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Toronto ancestors? Check the city directories.

Whenever you’re doing urban research, particularly in North America, city directories should be a first stop.

For Toronto, the first directory was published in 1833—a year before the Town of York even became the City of Toronto. Over the next 25 years, five more directories were issued by various publishers. Directories were commercial ventures and expensive to produce. (Someone had to knock on all those doors.) By 1859, the value of owning an up-to-date directory seems to have been recognized by enough businesses to make publishing annual editions a reasonable investment. Annual or semi-annual directories for Toronto were published from 1859 to 2001.

This detail from page 232 of the “streets” section of the 1914 Toronto city directory shows the heads of household on Kimberley Street as well as a church and school that their families may have attended.

Most Toronto directories have two main sections: an alphabetical index of names and a street section that lists each street alphabetically and shows the resident or business at each address. Both sections are equally important.

Here’s how I suggest you search a city directory:
  1. Look at the title page first and properly cite your source, including title and publisher. It isn’t good enough to say “1888 Toronto directory.”
  2. Study the table of contents. Note the page numbers of all relevant sections.
  3. Look at the alphabetical index of names section first, noting all information. If the surname isn’t common, look at all occurrences. Watch for matching or similar addresses and related occupations.
  4. Look up the addresses you found in the “streets” section.
    • Note the street’s location, and former names if given.
    • Note the intersection before and after your ancestor’s location. Street numbering may change as the area develops and knowing the location will help you decide whether your ancestor actually moved house.
    • Note the ward information at the beginning of each street, particularly in census years.
    • Note your ancestor’s neighbours and neighbouring businesses. Take a “tour of the neighbourhood.” Perhaps he attended a church right up the street—or married the girl next door?
  5. Check the business listings and any other sections you noted in step two.
Where can you find Toronto directories?

If you are in Toronto, the easiest directories to use are the bound paper copies at the Toronto Reference Library. To be able to flip back and forth between sections as I suggest above, you can’t beat the real thing. The directories are on the 2nd floor.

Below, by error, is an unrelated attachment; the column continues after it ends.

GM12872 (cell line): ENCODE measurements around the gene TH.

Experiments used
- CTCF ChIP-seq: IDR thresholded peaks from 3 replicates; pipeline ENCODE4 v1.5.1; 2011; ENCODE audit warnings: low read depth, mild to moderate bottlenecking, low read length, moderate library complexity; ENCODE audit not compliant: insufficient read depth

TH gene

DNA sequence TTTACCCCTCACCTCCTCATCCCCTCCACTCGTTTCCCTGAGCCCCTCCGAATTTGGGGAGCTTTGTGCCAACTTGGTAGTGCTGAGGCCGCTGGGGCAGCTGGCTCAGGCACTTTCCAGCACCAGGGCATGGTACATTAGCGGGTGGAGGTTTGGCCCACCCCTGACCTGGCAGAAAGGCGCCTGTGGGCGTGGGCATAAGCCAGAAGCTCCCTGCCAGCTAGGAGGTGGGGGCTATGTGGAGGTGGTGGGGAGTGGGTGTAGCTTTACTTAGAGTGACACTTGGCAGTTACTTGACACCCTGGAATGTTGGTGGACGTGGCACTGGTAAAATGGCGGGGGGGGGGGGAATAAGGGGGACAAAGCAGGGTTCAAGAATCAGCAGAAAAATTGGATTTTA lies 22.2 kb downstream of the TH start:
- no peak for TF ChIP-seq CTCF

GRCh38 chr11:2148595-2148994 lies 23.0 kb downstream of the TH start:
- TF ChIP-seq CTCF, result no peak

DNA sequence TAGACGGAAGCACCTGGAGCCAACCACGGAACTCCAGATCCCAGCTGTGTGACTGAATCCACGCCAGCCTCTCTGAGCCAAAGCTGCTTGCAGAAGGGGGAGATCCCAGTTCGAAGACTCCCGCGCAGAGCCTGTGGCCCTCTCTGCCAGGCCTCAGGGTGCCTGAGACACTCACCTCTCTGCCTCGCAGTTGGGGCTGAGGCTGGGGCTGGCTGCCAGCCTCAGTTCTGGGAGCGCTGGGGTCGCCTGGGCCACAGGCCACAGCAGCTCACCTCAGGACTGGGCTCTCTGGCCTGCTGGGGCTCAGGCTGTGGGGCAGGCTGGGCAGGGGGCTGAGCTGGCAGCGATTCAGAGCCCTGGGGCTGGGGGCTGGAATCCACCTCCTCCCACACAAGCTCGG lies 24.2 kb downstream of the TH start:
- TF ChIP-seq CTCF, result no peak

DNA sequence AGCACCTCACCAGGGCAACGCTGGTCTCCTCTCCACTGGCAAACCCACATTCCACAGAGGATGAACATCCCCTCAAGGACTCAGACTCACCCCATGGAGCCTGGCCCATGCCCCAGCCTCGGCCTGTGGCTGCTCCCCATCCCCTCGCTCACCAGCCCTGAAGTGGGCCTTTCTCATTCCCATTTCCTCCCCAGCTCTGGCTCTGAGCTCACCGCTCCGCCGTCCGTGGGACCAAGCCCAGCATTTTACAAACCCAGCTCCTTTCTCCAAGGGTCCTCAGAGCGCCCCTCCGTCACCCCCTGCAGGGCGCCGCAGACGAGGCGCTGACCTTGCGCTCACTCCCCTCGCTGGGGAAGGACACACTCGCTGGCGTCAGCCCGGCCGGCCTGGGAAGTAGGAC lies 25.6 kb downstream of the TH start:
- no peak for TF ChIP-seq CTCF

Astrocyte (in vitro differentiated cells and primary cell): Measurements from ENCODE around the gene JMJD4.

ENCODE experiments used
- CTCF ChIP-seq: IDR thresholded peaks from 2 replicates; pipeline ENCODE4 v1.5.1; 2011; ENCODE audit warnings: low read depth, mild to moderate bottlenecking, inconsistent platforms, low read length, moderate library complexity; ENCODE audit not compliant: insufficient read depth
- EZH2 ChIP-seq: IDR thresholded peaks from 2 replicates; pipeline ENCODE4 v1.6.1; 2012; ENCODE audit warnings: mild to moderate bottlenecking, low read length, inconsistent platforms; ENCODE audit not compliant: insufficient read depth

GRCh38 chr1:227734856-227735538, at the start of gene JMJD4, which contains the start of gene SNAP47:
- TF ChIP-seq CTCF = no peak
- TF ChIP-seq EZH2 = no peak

Toronto city directories are available on microfilm at several Toronto libraries and archives. They are available on interloan from the Archives of Ontario. Toronto directories are also part of the Canadian Institute for Historical Microreproduction (CIHM) collection. The CIHM collection is widely available at major public and university libraries.

But now you can also search Toronto directories in your pyjamas.

Digital images of all directories up to 1969 are now freely available from either the Toronto Public Library or Internet Archive. They are each searchable—although be cautious with this option. Luckily, directories were always meant to be searchable and arranged alphabetically for that purpose. (Unfortunately the Toronto Public Library’s earlier version of the directories, which allowed a search of all issues at once, is no longer available.)

To make the digital versions a little easier to access, I’ve created this chart of links.

Please let me know if you find the chart useful, and certainly if you notice any broken links.














1868-69 or 1868-9







































































































57 comments to Toronto ancestors? Check the city directories.

  • Janice Nelson

    This is a most helpful table with the links to the different directories. I was just exploring some of these directories to find out more about one side of my family but it is very handy to have them all in one place. Thanks!

  • DSC